John Kerry's relentless pursuit of an Israeli-Palestinian peace agreement may not deliver the goods but it will answer a key question. Is Israeli Prime Minister Benjamin Netanyahu truly committed to a two-state solution? The answer to that question will dramatically reshape the Israeli-Palestinian conflict and how the world sees it.
Netanyahu is on the record supporting a two-state solution but many assume he prefers the status quo. If Netanyahu pursues a peace agreement in good faith, he'll lose his right-wing base and risk losing a significant faction in his coalition. It's no surprise he's done little to move the talks forward.
Kerry's proposed framework agreement will outline fixed, defined parameters to guide final status talks. The most important final status issues are final borders; the future of Israeli West Bank settlements; whether Jerusalem can be a shared capital for both states; water rights; the Palestinian demand that refugees have the right of return to their former homes in Israel; and the vexed question of security: when and how Israeli forces will withdraw from the West Bank, and how long they may stay on in the Jordan Valley.
Then there's Netanyahu's additional demand that Palestinians recognise Israel as a Jewish state. Neither Jordan nor Egypt were asked to do so when they signed peace agreements with Israel. So far, Palestinian president Mahmoud Abbas seems unlikely to accede to that demand.
If either leader categorically objects to any principle outlined in the agreement, the talks could be stillborn.
To ensure that doesn't happen, Kerry has offered the leaders some wiggle room. Speaking to the Washington Post, the Secretary of State said he wants to allow each side to express its reservations about the framework. This, he says, is 'the only way for them to politically be able to keep the negotiations moving'. It's probably safe to assume Kerry's framework has been met with significant hostility behind the scenes. No surprises there.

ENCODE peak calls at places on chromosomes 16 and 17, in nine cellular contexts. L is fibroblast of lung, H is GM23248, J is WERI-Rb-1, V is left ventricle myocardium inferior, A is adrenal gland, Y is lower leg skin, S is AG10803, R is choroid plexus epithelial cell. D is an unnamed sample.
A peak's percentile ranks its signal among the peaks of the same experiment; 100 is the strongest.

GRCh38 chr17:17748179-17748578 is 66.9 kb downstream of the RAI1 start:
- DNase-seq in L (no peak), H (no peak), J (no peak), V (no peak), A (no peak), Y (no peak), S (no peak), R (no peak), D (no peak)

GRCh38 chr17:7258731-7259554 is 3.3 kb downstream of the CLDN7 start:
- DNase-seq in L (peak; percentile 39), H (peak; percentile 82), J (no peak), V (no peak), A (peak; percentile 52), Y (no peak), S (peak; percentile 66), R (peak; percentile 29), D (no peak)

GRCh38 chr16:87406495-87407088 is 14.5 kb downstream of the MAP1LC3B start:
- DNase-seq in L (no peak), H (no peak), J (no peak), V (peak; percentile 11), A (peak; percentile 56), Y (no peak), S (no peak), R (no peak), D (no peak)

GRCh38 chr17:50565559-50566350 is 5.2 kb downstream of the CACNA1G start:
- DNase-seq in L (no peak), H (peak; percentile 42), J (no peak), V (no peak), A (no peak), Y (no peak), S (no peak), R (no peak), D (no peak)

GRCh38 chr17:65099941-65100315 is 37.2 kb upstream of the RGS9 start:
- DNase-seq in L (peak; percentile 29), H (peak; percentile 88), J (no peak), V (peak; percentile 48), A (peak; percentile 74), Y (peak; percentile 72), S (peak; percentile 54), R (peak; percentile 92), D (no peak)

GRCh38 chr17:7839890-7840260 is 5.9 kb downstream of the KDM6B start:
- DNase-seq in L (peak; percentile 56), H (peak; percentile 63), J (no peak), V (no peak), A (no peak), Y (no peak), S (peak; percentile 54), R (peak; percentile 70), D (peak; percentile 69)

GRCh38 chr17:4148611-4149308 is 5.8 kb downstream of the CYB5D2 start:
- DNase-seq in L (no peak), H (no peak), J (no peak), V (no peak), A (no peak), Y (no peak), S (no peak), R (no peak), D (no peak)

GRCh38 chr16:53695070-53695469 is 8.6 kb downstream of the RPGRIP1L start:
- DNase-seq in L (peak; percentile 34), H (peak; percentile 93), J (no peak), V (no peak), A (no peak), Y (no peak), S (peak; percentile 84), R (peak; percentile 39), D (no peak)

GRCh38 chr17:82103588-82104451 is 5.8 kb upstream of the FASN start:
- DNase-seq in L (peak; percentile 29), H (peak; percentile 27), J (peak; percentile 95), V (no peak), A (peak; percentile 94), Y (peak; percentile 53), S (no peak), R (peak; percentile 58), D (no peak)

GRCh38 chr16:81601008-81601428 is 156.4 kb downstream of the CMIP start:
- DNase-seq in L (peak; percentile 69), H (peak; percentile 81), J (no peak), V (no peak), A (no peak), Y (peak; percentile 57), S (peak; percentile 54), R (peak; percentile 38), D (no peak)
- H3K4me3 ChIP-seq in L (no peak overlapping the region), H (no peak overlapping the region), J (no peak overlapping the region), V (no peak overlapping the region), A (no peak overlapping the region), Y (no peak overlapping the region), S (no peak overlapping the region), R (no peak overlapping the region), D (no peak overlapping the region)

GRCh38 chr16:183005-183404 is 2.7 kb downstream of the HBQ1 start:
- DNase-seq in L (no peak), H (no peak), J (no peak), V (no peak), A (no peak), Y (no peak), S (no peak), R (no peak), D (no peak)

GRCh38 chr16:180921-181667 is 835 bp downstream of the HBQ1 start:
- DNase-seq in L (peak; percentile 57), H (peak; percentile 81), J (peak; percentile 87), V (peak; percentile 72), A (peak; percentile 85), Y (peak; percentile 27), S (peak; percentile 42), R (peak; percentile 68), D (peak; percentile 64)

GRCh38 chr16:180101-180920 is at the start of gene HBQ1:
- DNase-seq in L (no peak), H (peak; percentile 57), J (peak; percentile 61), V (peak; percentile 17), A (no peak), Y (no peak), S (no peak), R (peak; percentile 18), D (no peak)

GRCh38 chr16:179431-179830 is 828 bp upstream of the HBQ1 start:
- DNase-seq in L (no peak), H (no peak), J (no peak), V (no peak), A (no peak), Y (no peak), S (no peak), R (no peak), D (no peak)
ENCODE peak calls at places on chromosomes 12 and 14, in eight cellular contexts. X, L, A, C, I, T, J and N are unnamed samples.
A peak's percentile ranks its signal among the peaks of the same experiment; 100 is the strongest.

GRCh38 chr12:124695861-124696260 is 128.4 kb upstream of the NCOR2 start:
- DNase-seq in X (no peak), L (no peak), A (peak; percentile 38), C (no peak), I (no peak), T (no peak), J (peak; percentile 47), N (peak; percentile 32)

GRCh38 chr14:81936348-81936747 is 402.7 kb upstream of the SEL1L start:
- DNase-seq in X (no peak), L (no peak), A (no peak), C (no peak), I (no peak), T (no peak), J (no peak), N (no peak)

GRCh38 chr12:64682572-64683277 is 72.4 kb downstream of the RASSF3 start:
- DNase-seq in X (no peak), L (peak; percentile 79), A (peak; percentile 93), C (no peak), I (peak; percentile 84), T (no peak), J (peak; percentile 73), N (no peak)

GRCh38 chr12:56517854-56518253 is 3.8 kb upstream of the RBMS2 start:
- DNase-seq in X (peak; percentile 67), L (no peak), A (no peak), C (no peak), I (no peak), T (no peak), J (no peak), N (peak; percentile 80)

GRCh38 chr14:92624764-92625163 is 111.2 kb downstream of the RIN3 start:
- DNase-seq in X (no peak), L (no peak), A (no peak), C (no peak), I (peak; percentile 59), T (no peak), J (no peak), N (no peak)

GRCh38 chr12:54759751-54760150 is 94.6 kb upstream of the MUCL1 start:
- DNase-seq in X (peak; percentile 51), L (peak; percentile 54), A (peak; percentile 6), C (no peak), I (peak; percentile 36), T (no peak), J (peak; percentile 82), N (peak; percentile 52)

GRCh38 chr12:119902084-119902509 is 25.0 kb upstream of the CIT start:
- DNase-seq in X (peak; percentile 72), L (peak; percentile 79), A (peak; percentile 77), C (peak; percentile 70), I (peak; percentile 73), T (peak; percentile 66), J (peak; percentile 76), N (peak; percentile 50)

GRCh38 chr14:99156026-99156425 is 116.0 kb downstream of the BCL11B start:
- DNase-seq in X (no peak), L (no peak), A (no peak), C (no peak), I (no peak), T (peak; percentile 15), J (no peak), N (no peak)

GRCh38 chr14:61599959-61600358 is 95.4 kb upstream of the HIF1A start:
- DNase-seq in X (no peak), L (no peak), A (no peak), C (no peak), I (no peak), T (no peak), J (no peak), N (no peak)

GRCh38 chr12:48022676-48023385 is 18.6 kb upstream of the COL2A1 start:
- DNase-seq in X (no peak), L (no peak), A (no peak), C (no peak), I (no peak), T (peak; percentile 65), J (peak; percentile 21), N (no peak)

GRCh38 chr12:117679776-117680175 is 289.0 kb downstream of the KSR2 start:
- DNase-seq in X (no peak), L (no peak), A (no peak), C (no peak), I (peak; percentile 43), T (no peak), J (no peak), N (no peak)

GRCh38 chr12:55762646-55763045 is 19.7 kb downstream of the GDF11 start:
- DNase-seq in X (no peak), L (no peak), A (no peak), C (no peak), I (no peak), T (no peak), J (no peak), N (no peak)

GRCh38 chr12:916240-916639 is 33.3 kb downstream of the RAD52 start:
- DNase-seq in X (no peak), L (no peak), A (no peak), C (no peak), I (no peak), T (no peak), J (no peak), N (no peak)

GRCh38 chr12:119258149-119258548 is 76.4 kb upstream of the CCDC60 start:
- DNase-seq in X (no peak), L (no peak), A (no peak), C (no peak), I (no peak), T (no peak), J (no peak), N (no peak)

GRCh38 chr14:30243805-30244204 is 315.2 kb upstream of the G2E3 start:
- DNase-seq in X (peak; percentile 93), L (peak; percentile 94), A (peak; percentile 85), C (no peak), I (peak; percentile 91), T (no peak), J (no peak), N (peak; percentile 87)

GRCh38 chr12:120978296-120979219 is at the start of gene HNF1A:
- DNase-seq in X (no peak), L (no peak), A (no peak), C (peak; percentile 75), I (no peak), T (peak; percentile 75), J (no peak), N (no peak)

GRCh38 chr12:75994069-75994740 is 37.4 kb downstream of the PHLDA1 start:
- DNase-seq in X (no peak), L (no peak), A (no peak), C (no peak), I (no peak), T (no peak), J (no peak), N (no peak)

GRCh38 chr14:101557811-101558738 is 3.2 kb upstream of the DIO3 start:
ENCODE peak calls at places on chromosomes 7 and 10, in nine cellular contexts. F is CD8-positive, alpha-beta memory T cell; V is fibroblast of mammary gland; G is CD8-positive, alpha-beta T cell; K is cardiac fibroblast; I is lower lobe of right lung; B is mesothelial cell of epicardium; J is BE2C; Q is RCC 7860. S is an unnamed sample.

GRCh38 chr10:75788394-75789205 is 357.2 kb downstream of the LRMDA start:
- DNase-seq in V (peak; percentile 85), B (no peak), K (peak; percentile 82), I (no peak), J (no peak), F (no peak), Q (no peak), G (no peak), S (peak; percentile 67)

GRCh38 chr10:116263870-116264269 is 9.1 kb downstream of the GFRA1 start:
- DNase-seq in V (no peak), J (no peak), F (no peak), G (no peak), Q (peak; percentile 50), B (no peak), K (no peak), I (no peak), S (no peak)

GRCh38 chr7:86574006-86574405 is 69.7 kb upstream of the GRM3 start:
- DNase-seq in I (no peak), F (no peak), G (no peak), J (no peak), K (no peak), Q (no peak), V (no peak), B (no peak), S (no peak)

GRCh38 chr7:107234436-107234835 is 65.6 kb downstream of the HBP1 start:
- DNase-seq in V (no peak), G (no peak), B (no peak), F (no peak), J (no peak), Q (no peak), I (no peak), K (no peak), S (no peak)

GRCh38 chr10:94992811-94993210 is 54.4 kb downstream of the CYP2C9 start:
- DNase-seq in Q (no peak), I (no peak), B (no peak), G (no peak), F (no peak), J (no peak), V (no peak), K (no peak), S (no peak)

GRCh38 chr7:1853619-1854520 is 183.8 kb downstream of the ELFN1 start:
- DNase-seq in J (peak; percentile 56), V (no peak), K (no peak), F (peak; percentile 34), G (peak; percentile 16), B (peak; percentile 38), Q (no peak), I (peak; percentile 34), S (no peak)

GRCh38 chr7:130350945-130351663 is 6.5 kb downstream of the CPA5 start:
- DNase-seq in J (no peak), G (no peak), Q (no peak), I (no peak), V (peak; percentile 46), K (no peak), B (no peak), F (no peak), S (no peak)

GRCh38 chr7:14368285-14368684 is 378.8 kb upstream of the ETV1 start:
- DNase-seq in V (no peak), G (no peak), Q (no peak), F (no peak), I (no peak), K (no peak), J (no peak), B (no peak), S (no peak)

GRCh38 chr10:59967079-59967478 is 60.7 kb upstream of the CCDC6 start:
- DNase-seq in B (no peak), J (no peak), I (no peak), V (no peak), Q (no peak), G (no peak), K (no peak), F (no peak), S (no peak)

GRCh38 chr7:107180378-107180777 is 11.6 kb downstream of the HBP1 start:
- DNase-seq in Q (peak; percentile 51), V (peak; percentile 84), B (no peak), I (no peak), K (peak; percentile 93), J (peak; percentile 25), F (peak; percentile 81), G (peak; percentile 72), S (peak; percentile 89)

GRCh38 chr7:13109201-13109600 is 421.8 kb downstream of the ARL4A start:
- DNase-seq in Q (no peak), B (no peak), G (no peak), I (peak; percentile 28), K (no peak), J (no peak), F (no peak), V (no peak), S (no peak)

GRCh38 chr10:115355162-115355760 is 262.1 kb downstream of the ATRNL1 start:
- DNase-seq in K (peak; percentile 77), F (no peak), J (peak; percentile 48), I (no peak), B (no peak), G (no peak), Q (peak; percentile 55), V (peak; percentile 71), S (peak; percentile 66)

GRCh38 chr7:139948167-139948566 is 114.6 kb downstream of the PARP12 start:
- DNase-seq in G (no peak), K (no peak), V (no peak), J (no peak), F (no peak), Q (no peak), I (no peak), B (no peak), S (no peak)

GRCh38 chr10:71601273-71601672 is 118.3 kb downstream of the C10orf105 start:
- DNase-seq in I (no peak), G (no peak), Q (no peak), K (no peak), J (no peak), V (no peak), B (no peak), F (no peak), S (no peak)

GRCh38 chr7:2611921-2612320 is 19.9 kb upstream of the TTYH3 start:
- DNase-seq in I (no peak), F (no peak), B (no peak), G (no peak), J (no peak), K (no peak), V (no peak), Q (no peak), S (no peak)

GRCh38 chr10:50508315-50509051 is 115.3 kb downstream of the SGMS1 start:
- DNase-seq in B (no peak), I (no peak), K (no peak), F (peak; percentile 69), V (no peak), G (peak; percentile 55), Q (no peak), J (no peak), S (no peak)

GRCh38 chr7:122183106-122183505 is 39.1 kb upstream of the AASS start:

Neither Netanyahu nor Abbas want to be blamed for the collapse of talks. And for good reason, as the stakes couldn't be higher. By appeasing the ultra-right faction in his coalition, Netanyahu will open the floodgates to economic boycotts that are already gaining momentum. A 'medium-range scenario' prepared by Israeli Treasury shows the Boycott, Divestment and Sanctions movement (BDS) shaving up to 11 billion shekels (US$3.4 billion) off GDP each year. Israel's GDP was $287 billion in 2011, according to the World Bank.
Abbas on the other hand risks losing legitimacy with his people for failing to deliver an agreement. After numerous attempts and decades of talks, the Palestinian population desperately wants to see an end to the Israeli occupation. With no deal, the Palestinian Authority would face a crisis and according to one extreme scenario, could even collapse.
Kerry has worked meticulously and he's managed to keep the talks largely secure from leaks. Alongside this radio silence Netanyahu and Abbas have been floating ideas and demands to test domestic audiences. Last week Abbas proposed a security plan for the West Bank, in which Israeli forces would withdraw within five years, to be replaced by a US-led NATO force. On Netanyahu's part, he's rejected the 'right of return' for Palestinian refugees and their desire for a capital in East Jerusalem. Yet at the same time he floated a contentious proposal for some Israeli settlers to remain in the West Bank under Palestinian rule.
This led to heated showdown between Netanyahu and his ultra-right Economic Minister and coalition partner Naftali Bennett, who condemned the idea saying Netanyahu was experiencing 'ethical insanity.' In turn, Netanyahu threatened to sack him unless he apologised. The move was interpreted by some as the PM moving away from the strident pro-settler movement whom Bennett represents within his coalition.
Bennett and his Jewish Home party are widely viewed as the spoiler force in these talks and they do not support a two-state solution. Their alternative is Israeli annexation of most or all of the West Bank and partial or full naturalisation of the Palestinian population.
However, signs that Netanyahu might sacrifice Bennett and make a politically pragmatic move toward the centre were soon quashed. The following week Netanyahu told his party that he laughs at such suggestions. 'I have no intention of engineering a big bang', he told them. 'I don't intend to forgo my tribe'.
If Netanyahu is true to his word, it's almost impossible to see how talks will succeed. But failure will usher in more boycotts and an increasingly isolated Israel. The Prime Minister knows a centrist government is more acceptable to the world and a two-state solution is ultimately more stable. How he balances his political heart with his pragmatic head will soon reveal if Bibi really is a believer in the two-state solution.
Photo courtesy of the White House.